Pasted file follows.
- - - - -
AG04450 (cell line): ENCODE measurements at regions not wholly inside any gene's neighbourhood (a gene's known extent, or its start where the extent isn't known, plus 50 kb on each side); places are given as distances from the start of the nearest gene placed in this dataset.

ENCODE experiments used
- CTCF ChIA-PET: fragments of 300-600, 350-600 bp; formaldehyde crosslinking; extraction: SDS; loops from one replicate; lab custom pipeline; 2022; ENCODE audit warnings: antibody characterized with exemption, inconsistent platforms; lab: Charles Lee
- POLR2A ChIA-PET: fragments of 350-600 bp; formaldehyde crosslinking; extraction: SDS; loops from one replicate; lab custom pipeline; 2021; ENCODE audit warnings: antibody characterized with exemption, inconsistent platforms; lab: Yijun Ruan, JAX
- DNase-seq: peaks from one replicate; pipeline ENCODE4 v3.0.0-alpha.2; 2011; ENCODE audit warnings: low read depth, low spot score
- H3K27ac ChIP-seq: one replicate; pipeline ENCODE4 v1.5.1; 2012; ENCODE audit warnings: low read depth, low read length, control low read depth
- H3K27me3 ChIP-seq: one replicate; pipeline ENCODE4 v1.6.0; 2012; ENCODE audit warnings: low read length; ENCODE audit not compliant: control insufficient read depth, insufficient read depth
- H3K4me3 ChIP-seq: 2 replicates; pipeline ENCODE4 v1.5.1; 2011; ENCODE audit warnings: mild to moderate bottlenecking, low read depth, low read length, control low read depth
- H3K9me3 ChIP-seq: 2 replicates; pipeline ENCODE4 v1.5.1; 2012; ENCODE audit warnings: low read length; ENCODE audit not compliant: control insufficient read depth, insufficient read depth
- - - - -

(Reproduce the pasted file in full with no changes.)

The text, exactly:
AG04450 (cell line): ENCODE measurements at regions not wholly inside any gene's neighbourhood (a gene's known extent, or its start where the extent isn't known, plus 50 kb on each side); places are given as distances from the start of the nearest gene placed in this dataset.

ENCODE experiments used
- CTCF ChIA-PET: fragments of 300-600, 350-600 bp; formaldehyde crosslinking; extraction: SDS; loops from one replicate; lab custom pipeline; 2022; ENCODE audit warnings: antibody characterized with exemption, inconsistent platforms; lab: Charles Lee
- POLR2A ChIA-PET: fragments of 350-600 bp; formaldehyde crosslinking; extraction: SDS; loops from one replicate; lab custom pipeline; 2021; ENCODE audit warnings: antibody characterized with exemption, inconsistent platforms; lab: Yijun Ruan, JAX
- DNase-seq: peaks from one replicate; pipeline ENCODE4 v3.0.0-alpha.2; 2011; ENCODE audit warnings: low read depth, low spot score
- H3K27ac ChIP-seq: one replicate; pipeline ENCODE4 v1.5.1; 2012; ENCODE audit warnings: low read depth, low read length, control low read depth
- H3K27me3 ChIP-seq: one replicate; pipeline ENCODE4 v1.6.0; 2012; ENCODE audit warnings: low read length; ENCODE audit not compliant: control insufficient read depth, insufficient read depth
- H3K4me3 ChIP-seq: 2 replicates; pipeline ENCODE4 v1.5.1; 2011; ENCODE audit warnings: mild to moderate bottlenecking, low read depth, low read length, control low read depth
- H3K9me3 ChIP-seq: 2 replicates; pipeline ENCODE4 v1.5.1; 2012; ENCODE audit warnings: low read length; ENCODE audit not compliant: control insufficient read depth, insufficient read depth